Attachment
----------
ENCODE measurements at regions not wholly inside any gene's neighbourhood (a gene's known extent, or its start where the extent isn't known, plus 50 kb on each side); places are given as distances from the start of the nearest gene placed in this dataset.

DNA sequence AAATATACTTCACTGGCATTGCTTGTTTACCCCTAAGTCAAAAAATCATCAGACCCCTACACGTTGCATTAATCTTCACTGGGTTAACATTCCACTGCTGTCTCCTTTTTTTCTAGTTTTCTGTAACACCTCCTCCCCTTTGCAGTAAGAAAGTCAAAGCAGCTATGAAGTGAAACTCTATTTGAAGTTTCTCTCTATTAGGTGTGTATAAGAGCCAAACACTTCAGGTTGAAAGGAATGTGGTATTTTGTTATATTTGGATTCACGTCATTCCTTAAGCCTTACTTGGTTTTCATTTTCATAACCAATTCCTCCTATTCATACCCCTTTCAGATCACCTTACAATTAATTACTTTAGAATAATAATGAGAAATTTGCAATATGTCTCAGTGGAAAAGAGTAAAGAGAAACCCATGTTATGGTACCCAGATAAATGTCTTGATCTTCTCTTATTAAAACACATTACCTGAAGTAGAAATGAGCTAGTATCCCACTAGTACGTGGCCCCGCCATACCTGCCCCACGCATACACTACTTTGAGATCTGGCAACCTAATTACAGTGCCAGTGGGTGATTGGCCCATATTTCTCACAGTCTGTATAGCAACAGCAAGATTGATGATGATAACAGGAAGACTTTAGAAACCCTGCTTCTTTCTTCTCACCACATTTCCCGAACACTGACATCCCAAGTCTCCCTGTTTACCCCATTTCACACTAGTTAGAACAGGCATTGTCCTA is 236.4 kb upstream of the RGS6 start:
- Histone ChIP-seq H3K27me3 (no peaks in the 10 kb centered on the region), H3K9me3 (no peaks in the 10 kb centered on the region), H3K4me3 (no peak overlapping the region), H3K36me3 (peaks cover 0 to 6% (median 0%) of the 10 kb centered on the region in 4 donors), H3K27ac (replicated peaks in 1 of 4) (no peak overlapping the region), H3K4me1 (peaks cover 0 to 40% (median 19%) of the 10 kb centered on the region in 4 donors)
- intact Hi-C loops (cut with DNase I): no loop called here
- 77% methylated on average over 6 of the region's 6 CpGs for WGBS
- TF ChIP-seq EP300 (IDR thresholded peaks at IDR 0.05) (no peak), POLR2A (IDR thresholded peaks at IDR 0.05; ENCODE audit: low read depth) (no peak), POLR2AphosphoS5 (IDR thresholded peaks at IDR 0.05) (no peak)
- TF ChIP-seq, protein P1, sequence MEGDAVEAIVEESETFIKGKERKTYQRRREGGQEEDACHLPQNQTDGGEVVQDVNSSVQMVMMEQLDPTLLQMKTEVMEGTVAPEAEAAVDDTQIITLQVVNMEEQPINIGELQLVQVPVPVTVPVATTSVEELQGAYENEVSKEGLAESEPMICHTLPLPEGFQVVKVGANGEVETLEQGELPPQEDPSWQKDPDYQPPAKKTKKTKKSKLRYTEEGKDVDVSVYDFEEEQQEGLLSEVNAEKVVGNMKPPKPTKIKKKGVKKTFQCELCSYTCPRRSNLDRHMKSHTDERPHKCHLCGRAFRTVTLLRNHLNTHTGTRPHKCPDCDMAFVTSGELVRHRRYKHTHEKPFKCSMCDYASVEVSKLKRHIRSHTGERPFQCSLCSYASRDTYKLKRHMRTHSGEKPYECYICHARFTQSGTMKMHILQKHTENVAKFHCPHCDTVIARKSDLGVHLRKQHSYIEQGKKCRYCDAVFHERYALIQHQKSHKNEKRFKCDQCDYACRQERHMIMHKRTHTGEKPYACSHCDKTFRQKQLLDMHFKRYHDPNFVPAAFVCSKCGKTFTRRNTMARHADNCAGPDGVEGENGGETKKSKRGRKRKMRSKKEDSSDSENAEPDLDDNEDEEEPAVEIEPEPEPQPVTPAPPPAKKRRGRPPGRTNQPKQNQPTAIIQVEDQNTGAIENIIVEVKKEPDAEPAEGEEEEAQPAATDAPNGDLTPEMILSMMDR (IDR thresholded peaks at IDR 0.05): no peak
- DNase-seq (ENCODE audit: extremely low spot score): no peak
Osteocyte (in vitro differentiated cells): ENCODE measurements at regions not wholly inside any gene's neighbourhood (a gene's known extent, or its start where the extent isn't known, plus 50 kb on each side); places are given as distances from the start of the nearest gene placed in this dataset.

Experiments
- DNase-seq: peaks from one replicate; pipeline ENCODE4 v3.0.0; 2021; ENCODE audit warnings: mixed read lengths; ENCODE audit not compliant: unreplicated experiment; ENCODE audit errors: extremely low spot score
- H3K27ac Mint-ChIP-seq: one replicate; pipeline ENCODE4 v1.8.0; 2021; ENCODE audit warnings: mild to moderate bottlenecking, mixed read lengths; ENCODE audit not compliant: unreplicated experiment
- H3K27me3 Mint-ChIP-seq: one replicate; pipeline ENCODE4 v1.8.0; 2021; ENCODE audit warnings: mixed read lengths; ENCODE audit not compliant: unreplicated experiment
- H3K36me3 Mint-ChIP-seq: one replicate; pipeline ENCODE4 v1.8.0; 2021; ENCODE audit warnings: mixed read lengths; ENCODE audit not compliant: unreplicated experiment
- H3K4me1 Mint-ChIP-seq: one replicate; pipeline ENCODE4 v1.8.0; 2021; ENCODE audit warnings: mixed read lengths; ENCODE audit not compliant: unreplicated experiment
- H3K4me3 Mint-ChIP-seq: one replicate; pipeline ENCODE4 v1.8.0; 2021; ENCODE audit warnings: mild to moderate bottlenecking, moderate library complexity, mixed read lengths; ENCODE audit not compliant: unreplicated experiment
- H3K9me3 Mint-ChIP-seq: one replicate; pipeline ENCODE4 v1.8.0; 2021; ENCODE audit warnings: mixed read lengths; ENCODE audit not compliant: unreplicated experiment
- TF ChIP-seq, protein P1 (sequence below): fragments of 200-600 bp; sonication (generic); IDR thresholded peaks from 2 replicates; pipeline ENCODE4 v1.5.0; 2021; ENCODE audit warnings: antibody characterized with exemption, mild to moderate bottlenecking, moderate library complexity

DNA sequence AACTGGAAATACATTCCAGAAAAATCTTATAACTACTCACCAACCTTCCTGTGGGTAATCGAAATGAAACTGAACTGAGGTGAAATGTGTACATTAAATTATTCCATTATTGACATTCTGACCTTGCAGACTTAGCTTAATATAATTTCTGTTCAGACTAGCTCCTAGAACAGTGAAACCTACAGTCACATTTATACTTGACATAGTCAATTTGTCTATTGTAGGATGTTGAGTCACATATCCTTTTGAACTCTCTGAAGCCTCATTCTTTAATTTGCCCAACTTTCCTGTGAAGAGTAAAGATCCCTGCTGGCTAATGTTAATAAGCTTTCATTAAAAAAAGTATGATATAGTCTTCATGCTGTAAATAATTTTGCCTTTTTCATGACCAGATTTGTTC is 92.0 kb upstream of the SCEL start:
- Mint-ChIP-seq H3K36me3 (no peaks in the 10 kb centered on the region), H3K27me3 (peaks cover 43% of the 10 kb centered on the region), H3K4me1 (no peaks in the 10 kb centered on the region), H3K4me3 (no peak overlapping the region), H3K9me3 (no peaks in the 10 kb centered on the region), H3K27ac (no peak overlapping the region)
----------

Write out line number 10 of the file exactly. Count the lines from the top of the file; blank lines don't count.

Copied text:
Experiments